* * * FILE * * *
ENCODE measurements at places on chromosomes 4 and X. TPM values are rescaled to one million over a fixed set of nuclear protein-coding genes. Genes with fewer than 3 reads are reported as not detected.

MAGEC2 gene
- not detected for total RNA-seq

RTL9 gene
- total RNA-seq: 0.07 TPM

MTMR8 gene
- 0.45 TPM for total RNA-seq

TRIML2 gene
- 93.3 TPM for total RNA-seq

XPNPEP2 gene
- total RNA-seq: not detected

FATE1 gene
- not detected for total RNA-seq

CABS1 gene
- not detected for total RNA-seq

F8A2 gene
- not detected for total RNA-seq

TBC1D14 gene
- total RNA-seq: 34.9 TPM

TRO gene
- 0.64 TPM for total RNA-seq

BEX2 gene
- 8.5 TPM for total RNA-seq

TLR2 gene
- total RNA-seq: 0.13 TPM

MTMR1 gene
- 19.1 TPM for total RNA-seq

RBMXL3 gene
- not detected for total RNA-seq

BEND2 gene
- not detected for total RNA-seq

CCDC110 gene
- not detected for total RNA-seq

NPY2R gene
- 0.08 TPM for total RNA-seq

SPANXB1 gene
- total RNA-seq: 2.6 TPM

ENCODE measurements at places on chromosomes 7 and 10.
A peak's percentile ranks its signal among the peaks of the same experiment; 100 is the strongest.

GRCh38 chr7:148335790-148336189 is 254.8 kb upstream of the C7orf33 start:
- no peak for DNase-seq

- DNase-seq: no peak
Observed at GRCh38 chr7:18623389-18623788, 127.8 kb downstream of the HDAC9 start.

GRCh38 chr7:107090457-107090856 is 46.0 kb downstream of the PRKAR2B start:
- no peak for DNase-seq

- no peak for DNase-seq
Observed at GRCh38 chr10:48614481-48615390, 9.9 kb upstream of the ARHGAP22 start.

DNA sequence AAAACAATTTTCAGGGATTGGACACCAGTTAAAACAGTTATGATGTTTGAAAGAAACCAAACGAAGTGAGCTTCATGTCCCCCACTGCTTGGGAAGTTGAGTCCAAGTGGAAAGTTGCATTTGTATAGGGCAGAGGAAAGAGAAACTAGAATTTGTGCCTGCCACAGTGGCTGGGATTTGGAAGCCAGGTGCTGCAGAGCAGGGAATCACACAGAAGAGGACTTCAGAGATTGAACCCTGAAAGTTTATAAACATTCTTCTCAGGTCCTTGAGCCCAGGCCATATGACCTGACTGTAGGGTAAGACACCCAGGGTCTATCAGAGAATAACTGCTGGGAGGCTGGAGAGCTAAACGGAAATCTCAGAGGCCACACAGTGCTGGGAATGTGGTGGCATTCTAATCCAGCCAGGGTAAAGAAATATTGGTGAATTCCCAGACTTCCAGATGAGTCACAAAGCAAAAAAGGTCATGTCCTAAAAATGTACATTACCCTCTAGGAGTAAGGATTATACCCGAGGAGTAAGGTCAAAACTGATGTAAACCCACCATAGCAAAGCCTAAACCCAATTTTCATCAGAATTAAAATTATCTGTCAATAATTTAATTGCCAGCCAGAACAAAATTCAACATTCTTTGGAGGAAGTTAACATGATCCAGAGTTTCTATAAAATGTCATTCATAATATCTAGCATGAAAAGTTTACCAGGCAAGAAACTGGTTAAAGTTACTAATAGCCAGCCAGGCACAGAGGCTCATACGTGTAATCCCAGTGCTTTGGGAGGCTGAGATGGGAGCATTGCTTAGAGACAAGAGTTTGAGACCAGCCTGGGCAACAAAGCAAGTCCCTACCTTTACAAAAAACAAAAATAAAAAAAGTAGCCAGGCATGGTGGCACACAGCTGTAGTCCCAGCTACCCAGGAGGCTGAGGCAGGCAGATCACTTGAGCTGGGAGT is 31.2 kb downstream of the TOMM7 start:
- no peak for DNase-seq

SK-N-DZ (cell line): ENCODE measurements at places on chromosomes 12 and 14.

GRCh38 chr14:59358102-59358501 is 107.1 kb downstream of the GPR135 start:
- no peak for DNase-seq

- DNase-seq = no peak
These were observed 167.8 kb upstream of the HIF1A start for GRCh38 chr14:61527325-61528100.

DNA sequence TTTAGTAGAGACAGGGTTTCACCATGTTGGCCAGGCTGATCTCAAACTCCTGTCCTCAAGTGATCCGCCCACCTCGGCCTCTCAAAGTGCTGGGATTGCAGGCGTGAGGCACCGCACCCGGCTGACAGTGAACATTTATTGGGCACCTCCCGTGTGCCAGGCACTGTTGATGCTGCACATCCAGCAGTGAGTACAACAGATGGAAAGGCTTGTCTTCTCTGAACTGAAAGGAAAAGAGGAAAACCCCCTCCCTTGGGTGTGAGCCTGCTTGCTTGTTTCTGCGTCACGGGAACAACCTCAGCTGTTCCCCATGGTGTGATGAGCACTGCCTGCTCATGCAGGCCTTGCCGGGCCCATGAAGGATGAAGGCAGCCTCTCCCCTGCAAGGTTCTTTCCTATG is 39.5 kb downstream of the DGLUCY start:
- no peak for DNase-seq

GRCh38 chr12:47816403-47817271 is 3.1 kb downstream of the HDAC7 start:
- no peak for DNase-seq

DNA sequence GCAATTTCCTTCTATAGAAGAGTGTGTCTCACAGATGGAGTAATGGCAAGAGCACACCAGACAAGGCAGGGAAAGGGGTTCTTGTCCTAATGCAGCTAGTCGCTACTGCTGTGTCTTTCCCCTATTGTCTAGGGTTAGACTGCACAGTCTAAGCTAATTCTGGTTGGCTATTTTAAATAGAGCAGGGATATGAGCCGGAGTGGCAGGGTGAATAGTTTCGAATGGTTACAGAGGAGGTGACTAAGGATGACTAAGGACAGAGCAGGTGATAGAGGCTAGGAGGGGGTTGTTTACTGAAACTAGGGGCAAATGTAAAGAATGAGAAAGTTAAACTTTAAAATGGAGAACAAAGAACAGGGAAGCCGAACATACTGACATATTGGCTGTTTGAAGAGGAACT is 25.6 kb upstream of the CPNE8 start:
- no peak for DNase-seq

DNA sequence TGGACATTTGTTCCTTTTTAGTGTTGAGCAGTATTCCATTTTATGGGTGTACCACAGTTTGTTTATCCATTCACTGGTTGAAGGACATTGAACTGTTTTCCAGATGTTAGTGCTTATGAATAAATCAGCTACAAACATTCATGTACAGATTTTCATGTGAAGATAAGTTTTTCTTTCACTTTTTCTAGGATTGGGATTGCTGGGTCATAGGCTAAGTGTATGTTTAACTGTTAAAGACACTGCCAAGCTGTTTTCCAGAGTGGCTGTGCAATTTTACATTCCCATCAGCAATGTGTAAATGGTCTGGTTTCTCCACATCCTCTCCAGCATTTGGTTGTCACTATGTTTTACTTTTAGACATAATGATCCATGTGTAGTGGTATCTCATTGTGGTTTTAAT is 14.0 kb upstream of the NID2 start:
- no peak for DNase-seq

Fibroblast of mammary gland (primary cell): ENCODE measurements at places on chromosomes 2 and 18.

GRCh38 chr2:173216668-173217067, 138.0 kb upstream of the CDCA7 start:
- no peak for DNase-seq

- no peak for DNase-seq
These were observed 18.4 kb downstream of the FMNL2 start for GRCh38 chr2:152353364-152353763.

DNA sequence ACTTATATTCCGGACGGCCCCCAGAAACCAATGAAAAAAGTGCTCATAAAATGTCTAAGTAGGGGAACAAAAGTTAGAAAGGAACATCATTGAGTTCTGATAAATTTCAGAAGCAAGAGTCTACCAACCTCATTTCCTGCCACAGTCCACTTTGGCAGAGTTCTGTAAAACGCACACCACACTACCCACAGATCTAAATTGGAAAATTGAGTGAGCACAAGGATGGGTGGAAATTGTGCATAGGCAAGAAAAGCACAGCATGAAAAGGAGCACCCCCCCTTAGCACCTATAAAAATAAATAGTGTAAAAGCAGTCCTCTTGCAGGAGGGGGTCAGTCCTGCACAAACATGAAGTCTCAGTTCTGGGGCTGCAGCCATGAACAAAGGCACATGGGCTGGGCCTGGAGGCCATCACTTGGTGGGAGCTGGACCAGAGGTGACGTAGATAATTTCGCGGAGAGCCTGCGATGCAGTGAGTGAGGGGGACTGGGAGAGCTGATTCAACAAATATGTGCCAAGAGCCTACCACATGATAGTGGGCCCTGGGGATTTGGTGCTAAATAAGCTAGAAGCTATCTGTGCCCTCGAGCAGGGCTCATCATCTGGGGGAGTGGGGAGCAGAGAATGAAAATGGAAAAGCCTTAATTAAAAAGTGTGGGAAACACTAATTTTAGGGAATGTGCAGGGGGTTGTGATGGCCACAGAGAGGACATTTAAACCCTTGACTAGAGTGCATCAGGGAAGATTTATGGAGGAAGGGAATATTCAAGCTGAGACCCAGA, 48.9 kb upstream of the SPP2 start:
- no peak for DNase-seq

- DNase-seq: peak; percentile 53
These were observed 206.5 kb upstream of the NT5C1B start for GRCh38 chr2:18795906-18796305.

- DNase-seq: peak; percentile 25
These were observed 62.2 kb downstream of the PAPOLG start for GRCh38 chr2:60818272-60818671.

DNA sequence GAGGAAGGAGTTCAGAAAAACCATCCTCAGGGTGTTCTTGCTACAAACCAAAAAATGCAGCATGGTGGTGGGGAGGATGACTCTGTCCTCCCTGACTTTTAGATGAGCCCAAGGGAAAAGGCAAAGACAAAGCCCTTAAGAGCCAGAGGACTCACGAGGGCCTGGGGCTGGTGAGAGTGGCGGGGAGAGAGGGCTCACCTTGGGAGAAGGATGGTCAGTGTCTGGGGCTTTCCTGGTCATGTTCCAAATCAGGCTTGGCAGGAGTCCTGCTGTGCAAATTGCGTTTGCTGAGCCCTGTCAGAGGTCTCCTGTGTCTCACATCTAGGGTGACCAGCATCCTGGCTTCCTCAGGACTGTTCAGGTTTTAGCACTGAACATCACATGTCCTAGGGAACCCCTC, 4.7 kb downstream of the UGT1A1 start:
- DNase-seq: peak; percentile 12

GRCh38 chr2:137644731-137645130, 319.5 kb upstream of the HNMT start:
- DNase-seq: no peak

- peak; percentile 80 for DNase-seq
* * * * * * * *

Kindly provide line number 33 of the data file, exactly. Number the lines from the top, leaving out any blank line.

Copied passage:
- not detected for total RNA-seq